HARNESSING ALLIED SPACE CAPABILITIES - Hosted by the Scowcroft Center for Strategy and Security and its Forward Defense program, this event featured the launch of a paper series, produced in partnership with Thales, which explores how the United States can better work with its allies and partners to achieve common security, commercial, and exploration objectives in outer space.
Maintaining the US and allied technological edge on Earth increasingly rests on these nations’ ability to operate effectively in the space domain. As the space landscape transforms—driven by commercial and dual-use developments, lower costs of entry, and thus a growth in spacefaring entities—the United States ought to consider how allied and partner governments and industries can augment its own space architecture. While initiatives like the Artemis program bring likeminded nations together for capability development, US and allied collaboration is limited due to strict regulations and overclassification, as well as a limited understanding of the niche areas where allies and partners can complement US activities, ranging from space launch and satellite imagery to weather monitoring and space debris mitigation. How can the United States bring its allies and partners into the fold to achieve key goals in the space domain?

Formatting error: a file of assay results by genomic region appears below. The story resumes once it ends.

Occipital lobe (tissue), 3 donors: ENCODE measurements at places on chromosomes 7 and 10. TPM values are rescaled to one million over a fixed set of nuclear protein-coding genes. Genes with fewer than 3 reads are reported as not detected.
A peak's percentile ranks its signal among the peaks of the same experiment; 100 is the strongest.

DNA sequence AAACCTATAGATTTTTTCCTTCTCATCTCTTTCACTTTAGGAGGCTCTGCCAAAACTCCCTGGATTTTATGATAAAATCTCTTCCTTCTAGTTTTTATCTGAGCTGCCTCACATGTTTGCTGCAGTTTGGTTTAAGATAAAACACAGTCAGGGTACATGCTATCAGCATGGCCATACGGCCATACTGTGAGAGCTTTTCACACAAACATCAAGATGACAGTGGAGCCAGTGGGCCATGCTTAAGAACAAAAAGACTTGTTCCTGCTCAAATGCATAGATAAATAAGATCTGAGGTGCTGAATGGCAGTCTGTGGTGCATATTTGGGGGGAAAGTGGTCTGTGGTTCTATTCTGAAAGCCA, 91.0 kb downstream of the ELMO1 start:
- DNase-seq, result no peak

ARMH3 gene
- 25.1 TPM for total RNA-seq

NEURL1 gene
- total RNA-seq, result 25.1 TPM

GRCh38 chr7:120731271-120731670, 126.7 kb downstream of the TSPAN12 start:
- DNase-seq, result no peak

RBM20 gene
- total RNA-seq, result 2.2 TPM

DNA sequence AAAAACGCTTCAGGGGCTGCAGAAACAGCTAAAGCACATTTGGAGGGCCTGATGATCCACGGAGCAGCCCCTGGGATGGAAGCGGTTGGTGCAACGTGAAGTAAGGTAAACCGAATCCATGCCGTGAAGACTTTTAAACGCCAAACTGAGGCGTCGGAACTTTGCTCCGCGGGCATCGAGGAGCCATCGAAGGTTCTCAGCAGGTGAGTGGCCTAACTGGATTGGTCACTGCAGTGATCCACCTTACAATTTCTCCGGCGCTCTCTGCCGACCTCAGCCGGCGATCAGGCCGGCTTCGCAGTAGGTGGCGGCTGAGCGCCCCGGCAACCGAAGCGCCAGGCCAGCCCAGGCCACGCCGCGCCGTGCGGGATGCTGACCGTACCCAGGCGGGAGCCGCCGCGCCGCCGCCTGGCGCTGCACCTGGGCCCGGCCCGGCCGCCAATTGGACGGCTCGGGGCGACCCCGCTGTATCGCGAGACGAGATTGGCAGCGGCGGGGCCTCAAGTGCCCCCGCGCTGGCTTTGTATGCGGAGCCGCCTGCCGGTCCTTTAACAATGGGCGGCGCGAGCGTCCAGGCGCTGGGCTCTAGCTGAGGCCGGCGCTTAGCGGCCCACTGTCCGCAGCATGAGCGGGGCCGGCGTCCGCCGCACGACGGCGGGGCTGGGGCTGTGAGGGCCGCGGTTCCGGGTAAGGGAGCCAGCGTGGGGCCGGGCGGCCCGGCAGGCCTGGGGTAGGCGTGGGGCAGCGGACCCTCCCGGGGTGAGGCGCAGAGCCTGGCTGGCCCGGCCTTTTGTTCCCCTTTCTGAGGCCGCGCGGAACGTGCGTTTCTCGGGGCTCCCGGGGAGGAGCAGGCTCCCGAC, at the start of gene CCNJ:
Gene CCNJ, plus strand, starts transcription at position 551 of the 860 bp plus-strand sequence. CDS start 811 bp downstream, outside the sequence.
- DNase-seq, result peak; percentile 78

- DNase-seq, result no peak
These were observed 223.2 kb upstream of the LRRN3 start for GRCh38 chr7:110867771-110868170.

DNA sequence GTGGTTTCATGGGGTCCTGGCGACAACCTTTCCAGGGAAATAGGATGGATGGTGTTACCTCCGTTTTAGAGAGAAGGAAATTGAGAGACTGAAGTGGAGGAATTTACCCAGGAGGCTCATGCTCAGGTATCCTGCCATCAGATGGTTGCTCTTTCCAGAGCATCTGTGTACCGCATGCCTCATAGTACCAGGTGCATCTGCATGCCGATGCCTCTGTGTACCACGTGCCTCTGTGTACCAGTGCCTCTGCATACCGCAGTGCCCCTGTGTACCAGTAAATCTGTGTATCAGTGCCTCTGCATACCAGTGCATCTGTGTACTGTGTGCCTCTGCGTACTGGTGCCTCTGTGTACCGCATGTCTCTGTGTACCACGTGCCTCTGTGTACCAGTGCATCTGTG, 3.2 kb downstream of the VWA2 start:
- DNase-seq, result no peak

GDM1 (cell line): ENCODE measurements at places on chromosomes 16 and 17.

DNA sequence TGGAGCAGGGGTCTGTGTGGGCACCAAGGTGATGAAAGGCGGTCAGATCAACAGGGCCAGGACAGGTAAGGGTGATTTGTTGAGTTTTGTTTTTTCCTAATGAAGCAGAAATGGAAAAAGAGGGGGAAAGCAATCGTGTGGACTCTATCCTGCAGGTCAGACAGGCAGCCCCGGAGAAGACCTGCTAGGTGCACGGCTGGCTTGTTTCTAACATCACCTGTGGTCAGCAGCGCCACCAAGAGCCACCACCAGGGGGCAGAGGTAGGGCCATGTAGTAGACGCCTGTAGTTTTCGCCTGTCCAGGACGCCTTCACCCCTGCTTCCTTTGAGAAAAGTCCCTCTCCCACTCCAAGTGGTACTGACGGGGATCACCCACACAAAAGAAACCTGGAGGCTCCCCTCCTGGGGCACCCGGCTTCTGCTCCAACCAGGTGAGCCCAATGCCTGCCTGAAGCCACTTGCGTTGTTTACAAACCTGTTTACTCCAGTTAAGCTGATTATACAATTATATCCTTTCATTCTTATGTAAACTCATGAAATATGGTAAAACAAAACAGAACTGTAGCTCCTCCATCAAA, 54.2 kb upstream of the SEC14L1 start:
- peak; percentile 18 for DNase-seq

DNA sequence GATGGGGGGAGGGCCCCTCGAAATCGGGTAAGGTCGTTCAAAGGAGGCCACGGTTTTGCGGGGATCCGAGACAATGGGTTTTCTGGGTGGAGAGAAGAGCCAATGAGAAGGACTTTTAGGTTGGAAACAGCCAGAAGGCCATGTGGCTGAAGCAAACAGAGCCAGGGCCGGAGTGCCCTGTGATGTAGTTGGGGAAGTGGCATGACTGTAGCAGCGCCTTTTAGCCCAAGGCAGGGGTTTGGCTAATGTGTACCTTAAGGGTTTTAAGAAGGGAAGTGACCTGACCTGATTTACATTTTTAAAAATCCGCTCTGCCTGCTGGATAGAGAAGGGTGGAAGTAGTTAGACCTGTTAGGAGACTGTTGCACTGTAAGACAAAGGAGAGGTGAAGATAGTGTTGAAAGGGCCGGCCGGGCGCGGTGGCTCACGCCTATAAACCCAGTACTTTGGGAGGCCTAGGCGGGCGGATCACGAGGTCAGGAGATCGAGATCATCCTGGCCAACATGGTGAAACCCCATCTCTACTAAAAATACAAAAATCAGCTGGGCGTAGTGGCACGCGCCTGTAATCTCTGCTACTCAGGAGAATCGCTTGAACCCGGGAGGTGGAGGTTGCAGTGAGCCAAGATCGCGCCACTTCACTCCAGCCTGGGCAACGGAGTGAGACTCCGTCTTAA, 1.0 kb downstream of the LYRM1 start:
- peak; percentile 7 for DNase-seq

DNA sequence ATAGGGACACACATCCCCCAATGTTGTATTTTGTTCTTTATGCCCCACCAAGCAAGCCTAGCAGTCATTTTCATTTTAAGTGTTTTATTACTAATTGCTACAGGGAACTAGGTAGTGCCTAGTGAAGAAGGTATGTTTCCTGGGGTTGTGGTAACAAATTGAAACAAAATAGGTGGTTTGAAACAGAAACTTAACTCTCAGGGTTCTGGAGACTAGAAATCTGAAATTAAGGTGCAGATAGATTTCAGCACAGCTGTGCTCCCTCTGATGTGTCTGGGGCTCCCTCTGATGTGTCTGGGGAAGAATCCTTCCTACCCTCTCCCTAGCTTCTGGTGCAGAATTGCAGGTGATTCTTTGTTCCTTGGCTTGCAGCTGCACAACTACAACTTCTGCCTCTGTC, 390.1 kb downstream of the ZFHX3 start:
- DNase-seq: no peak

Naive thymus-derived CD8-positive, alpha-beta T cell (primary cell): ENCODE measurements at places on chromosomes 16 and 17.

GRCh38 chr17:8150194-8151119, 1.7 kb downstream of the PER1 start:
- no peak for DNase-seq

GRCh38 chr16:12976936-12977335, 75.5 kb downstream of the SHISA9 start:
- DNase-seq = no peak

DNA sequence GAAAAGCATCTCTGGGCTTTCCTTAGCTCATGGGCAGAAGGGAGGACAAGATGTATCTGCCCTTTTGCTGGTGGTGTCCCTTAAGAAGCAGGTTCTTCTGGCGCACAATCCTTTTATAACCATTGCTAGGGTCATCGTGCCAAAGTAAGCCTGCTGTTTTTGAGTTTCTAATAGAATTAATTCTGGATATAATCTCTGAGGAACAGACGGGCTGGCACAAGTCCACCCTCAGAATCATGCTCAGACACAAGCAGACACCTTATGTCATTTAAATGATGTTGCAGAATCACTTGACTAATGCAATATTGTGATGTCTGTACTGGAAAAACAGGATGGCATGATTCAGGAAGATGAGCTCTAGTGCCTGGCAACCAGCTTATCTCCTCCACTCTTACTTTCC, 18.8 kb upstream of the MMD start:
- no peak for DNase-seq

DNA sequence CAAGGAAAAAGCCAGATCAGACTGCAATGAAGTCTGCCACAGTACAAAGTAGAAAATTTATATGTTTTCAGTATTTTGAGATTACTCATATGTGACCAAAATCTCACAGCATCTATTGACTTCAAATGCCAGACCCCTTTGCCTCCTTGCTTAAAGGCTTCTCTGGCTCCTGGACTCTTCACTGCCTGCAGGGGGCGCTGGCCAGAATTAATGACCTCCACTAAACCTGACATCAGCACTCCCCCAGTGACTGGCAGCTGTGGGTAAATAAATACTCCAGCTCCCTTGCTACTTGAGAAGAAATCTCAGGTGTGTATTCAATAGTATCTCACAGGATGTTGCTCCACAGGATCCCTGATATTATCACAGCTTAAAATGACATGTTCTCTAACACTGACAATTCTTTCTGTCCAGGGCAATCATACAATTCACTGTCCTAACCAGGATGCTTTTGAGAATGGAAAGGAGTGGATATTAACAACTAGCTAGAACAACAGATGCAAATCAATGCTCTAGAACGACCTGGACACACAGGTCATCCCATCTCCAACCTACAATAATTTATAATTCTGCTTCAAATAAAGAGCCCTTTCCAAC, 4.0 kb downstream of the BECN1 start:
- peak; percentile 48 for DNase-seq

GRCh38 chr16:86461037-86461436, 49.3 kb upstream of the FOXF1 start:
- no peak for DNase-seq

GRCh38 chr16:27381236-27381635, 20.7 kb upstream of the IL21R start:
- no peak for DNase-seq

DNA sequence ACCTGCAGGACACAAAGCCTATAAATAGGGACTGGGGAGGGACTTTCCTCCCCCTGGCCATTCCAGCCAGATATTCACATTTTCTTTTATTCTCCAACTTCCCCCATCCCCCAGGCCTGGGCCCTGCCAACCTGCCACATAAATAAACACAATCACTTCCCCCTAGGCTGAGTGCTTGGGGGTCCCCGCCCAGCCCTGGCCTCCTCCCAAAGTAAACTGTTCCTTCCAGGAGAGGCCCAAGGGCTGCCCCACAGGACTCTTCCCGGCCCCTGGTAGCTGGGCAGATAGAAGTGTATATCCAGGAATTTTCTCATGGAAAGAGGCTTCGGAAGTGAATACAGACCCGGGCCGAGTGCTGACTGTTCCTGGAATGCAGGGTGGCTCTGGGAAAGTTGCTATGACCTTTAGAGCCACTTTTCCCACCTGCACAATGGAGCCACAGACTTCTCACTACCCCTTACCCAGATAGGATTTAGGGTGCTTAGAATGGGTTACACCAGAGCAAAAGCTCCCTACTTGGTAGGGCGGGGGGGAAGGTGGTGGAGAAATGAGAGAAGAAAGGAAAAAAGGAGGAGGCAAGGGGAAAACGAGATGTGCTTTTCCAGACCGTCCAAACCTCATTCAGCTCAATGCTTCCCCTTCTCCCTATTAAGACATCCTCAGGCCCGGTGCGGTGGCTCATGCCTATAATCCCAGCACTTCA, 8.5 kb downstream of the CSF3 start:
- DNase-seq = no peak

On April 27, we were joined by Assistant Secretary of Defense for Space Policy Dr. John Plumb, followed by a panel featuring the series authors—Forward Defense Nonresident Senior Fellow Nicholas Eftimiades, Johns Hopkins University Senior Lecturer Robert Murray, and GeoTech Center Nonresident Fellow Dr. Tiffany Vora—and moderated by Thales North America Chief Executive Officer Alan Pellegrini. The event explored the value of and way forward for US and allied integration in the space domain.
ORIGINAL AIRDATE: 04/27/23